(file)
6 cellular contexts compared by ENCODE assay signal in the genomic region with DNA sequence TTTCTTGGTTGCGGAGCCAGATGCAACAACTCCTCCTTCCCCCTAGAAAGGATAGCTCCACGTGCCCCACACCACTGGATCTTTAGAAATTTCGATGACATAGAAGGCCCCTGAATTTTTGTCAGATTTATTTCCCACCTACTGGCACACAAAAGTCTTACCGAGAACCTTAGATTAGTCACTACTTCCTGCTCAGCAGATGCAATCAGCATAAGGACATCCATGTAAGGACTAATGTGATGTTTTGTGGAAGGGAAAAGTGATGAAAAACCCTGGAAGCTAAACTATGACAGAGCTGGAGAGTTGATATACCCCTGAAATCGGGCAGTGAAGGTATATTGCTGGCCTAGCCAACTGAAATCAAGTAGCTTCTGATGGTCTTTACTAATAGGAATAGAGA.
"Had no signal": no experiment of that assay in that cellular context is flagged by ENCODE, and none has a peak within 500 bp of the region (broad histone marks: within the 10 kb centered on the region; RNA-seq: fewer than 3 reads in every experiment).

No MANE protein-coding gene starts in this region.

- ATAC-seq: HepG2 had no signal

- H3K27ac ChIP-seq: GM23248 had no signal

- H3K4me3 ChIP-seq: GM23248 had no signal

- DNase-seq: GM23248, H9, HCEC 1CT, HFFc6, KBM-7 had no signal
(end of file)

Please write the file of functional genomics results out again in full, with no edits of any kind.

6 cellular contexts compared by ENCODE assay signal in the genomic region with DNA sequence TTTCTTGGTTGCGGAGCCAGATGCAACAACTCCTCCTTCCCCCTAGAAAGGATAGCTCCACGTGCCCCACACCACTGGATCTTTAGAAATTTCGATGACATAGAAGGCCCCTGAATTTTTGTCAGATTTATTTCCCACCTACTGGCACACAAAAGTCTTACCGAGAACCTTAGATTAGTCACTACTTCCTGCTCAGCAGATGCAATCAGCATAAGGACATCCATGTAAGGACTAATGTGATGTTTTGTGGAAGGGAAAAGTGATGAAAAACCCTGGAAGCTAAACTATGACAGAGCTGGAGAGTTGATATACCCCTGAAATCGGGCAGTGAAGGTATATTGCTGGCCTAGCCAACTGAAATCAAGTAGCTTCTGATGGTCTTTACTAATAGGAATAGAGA.
"Had no signal": no experiment of that assay in that cellular context is flagged by ENCODE, and none has a peak within 500 bp of the region (broad histone marks: within the 10 kb centered on the region; RNA-seq: fewer than 3 reads in every experiment).

No MANE protein-coding gene starts in this region.

- ATAC-seq: HepG2 had no signal

- H3K27ac ChIP-seq: GM23248 had no signal

- H3K4me3 ChIP-seq: GM23248 had no signal

- DNase-seq: GM23248, H9, HCEC 1CT, HFFc6, KBM-7 had no signal